Baltimore police step up enforcement after girl, 3, is killed
Though homicides and shootings have declined this year, more than 35 people were shot between Friday and the week prior
By Carrie Wells
The Baltimore Sun
BALTIMORE — As a recent spike in violence claimed the life of a 3-year-old girl and threatened to set back Baltimore's progress in fighting crime, city police announced increased patrols and Mayor Stephanie Rawlings-Blake urged residents to come forward with information.
Though homicides and shootings have declined this year by double-digit percentages, more than 35 people were shot between Friday and the week prior. The victims included McKenzie Elliott, 3, who was on a porch in the 3600 block of Old York Road Friday afternoon when she was struck by a stray bullet in a gun battle nearby. Her death prompted city officials to pledge a renewed focus on crime.
Rawlings-Blake called the shooting "the most heinous act of cowardice that someone could do on a city street" and said she felt "shock and disgust" when she heard the news.
"We're not going to let this recent spike be a setback in those efforts," she said Saturday. "Losing that beautiful little girl is a motivation for us to say, 'enough us enough.' We're going to marshal all our resources to fight the notion that this is the norm for Baltimore."
Baltimore police spokesman Lt. Eric Kowalczyk said officers were being pulled off desk jobs and on to the street, with commanders in the field supervising stepped up patrols in areas that have seen recent violence. Police are also looking for potential links between the episodes and attempting to target the repeat violent offenders whom police blame for most of the city's serious crime. Kowalczyk declined to be more specific about the department's strategy, saying officials did not want criminals to be able to adapt to the changes.
Two others were also injured in the shooting in Waverly — a 21-year-old woman who had a graze wounds and a man who turned up at a hospital with a gunshot wound. Police described him as a "person of interest." Investigators believe they also recovered a car that was involved.
Kowalczyk said the investigation is still very active.
"We do have a person of interest but that doesn't mean we've stopped investigative measures," he said. "We're going to follow every lead as it comes in."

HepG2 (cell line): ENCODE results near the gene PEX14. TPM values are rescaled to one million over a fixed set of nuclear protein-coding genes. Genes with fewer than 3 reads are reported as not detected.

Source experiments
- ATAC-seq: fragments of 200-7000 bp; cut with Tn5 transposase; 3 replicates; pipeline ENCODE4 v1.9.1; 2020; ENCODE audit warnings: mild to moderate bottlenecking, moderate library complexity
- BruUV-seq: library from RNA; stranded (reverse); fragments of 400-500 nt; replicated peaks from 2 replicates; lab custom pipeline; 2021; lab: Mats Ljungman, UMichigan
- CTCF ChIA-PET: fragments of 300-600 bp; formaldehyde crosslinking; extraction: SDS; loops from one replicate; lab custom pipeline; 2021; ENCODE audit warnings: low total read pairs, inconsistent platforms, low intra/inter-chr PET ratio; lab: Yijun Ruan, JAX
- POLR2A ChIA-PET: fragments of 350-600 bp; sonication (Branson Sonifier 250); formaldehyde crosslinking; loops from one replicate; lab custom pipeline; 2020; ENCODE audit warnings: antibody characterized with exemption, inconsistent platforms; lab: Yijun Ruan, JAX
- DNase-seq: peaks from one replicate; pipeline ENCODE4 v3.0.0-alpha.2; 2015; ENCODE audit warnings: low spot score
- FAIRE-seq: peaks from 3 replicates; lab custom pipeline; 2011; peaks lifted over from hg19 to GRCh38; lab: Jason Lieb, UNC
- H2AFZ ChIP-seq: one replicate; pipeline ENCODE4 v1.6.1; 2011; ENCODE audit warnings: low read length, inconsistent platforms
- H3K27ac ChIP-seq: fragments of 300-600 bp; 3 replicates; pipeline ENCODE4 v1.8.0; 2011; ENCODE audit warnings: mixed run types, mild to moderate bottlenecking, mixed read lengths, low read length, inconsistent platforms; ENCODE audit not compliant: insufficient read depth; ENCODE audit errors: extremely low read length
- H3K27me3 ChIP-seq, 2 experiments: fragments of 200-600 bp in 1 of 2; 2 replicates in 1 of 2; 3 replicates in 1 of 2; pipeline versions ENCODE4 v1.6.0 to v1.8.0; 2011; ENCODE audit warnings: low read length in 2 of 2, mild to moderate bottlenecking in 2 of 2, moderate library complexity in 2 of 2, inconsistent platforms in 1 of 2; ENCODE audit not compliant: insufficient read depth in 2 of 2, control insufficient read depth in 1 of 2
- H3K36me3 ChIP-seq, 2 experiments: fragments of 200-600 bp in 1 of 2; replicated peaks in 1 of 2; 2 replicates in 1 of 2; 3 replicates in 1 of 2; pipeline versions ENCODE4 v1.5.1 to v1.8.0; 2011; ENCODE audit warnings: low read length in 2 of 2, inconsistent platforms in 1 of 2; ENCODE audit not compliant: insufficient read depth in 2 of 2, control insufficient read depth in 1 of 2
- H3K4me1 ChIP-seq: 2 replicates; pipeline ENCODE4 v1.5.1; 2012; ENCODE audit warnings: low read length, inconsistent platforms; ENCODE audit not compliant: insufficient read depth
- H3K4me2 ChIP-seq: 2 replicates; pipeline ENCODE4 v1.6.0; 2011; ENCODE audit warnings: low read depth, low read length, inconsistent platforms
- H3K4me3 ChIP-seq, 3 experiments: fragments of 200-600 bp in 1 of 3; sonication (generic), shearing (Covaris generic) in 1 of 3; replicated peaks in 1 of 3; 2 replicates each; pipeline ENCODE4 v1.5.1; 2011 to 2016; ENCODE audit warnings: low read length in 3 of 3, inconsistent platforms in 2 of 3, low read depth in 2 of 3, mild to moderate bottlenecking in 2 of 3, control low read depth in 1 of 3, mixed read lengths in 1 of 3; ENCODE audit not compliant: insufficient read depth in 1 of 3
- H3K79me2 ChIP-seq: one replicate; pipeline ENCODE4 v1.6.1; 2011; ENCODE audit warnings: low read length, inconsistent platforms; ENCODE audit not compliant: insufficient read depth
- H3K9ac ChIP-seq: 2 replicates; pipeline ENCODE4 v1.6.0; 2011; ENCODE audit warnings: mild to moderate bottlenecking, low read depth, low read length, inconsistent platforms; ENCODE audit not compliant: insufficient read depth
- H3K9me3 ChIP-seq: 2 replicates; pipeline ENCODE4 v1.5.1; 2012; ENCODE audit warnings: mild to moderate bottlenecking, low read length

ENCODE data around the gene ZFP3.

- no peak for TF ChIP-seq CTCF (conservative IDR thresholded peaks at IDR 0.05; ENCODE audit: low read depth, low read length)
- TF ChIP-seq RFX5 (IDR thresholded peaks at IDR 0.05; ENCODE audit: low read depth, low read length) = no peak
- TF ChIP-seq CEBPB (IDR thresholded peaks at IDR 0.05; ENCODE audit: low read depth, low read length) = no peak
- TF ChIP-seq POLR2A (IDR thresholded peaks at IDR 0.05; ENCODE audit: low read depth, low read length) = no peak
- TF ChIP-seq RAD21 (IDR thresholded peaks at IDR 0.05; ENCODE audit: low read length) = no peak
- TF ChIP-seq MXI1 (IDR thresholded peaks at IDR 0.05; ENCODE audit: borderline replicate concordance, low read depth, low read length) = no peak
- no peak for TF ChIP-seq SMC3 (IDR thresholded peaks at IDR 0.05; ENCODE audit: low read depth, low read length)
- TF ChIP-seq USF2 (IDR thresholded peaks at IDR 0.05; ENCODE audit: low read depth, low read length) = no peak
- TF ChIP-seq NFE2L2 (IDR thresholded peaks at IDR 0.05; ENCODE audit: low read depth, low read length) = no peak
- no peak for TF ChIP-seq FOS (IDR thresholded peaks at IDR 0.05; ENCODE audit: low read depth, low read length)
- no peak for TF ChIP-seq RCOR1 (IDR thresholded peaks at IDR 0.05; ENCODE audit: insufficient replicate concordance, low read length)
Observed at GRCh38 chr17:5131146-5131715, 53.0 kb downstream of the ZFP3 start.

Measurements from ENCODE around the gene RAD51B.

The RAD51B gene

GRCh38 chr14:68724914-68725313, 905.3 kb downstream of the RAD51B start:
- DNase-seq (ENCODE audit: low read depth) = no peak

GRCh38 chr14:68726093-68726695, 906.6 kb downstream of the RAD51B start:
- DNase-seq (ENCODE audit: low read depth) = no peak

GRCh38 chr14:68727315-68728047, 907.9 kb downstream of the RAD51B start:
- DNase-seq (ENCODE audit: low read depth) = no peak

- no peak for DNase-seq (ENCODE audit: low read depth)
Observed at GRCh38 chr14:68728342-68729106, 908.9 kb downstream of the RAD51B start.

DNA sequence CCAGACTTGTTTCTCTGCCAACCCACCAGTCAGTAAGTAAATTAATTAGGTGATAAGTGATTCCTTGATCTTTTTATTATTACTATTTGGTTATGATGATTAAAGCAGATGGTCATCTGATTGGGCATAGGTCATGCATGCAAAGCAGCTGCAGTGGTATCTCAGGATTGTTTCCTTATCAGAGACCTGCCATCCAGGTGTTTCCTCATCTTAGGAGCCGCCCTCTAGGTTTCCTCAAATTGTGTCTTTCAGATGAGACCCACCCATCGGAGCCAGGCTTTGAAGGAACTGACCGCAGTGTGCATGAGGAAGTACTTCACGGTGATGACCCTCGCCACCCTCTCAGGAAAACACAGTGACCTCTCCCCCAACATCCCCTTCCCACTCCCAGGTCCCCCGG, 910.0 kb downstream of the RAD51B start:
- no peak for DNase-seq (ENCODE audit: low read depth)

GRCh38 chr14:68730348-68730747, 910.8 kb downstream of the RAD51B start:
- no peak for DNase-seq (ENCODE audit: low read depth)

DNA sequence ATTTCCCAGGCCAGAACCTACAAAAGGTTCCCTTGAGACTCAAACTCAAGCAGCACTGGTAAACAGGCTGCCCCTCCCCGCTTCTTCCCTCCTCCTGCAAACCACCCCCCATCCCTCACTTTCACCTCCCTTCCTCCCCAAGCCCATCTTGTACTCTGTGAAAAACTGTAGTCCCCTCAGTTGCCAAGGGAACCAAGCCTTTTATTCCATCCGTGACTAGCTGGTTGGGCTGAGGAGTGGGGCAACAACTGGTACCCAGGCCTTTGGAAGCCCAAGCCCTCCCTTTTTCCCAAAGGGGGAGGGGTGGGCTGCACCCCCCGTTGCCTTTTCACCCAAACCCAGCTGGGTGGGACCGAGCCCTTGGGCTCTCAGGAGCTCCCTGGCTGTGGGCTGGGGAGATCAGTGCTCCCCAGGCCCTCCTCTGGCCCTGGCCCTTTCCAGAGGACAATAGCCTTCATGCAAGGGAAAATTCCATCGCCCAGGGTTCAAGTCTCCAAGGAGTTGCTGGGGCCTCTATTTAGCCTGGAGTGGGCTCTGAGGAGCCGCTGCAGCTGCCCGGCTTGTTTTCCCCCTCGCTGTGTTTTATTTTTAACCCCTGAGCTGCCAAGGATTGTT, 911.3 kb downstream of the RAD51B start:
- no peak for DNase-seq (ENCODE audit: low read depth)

Four men were shot in separate incidents Friday after the shooting in Waverly: in the 3300 block of Elizabeth Ave. around 8 p.m.; in the 600 block of N. Monroe St. around 9:45 p.m.; in the 5600 block of Loch Raven Blvd. around 9:45 p.m.; and in the 1200 block of Kitmore Road. around 10:40 p.m. All those victims were expected to survive their injuries, and police did not provide more details on potential motives or suspects in the attacks.
Rawlings-Blake planned to personally canvas the Waverly area Saturday afternoon and hand out fliers asking residents to come forward with information about the shooting. Residents can call homicide detectives at 410-396-2100 or Metro Crime Stoppers at 1-866-7LOCKUP. Rawlings-Blake also planned a press conference for 4 p.m. at the scene of the shooting with police and neighborhood leaders.
"Every spike of violence that we've seen has a different cause, and under the cause we know the offenders and they're the repeat violent offenders that we continue to target," she said. "We're doing everything we can to clamp down on them."
The mayor said the police department works closely with the Baltimore State's Attorney's Office to ensure the safety of those who report information about crime to police.
Rawlings-Blake said she was praying for the family of McKenzie Elliott and planned to reach out to them personally on Saturday.
"Please help us," she said, addressing city residents. "It's going to take all of us. I can't do it alone, the police commissioner can't do it alone, the police officers can't do it alone. We have to come together."
Copyright 2014 The Baltimore Sun
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